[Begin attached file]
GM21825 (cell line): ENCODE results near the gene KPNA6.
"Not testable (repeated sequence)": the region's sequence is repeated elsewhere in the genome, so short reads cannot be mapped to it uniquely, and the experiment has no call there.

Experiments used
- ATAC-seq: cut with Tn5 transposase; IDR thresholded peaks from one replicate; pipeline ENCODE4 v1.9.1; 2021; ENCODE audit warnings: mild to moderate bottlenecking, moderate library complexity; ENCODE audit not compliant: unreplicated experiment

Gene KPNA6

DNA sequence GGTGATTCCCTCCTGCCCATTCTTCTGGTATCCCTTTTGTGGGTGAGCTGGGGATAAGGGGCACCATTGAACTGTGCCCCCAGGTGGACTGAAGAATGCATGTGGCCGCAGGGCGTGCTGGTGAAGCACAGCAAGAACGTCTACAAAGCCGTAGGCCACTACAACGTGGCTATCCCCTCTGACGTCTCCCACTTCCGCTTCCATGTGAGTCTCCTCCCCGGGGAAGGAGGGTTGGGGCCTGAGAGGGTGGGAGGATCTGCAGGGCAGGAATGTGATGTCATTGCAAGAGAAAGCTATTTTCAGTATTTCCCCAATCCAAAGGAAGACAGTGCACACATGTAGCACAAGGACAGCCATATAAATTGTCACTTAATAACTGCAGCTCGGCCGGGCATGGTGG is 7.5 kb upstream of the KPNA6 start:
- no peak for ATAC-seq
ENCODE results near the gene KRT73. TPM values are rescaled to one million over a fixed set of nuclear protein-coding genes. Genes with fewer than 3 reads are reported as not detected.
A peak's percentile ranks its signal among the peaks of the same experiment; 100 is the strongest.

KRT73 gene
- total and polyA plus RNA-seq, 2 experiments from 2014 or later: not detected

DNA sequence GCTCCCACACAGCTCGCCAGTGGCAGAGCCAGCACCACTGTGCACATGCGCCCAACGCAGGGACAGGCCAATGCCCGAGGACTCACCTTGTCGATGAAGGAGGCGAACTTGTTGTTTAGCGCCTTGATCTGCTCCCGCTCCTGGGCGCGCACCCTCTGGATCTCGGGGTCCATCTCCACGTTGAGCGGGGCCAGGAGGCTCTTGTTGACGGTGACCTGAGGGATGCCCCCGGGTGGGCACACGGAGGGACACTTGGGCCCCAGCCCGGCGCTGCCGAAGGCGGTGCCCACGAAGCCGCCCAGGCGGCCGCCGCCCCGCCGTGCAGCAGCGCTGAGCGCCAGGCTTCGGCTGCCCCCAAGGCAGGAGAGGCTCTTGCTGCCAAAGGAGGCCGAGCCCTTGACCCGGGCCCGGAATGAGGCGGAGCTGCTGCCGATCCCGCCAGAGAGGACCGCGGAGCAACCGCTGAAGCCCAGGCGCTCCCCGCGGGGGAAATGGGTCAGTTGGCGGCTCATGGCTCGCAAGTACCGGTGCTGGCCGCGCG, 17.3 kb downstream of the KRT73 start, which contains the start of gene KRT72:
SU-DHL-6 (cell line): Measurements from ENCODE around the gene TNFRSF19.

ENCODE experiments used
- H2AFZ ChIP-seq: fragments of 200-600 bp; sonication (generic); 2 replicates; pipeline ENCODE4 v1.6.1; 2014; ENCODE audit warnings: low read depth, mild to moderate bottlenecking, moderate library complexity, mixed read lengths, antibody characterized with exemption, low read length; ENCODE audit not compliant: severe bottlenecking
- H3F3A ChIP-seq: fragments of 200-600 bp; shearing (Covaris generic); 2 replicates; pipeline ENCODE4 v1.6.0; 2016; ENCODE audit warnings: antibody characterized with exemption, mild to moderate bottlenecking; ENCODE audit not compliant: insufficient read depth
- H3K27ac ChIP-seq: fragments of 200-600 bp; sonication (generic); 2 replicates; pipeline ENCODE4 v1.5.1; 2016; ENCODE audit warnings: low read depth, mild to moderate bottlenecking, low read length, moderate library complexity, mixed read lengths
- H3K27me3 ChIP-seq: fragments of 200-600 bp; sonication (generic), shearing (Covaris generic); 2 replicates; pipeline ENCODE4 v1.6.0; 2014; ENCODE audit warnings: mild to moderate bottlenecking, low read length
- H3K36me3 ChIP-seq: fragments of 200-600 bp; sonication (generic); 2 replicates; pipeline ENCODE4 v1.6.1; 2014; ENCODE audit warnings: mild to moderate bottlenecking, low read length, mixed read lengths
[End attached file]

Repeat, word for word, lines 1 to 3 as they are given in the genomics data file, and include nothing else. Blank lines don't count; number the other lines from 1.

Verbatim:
GM21825 (cell line): ENCODE results near the gene KPNA6.
"Not testable (repeated sequence)": the region's sequence is repeated elsewhere in the genome, so short reads cannot be mapped to it uniquely, and the experiment has no call there.

Experiments used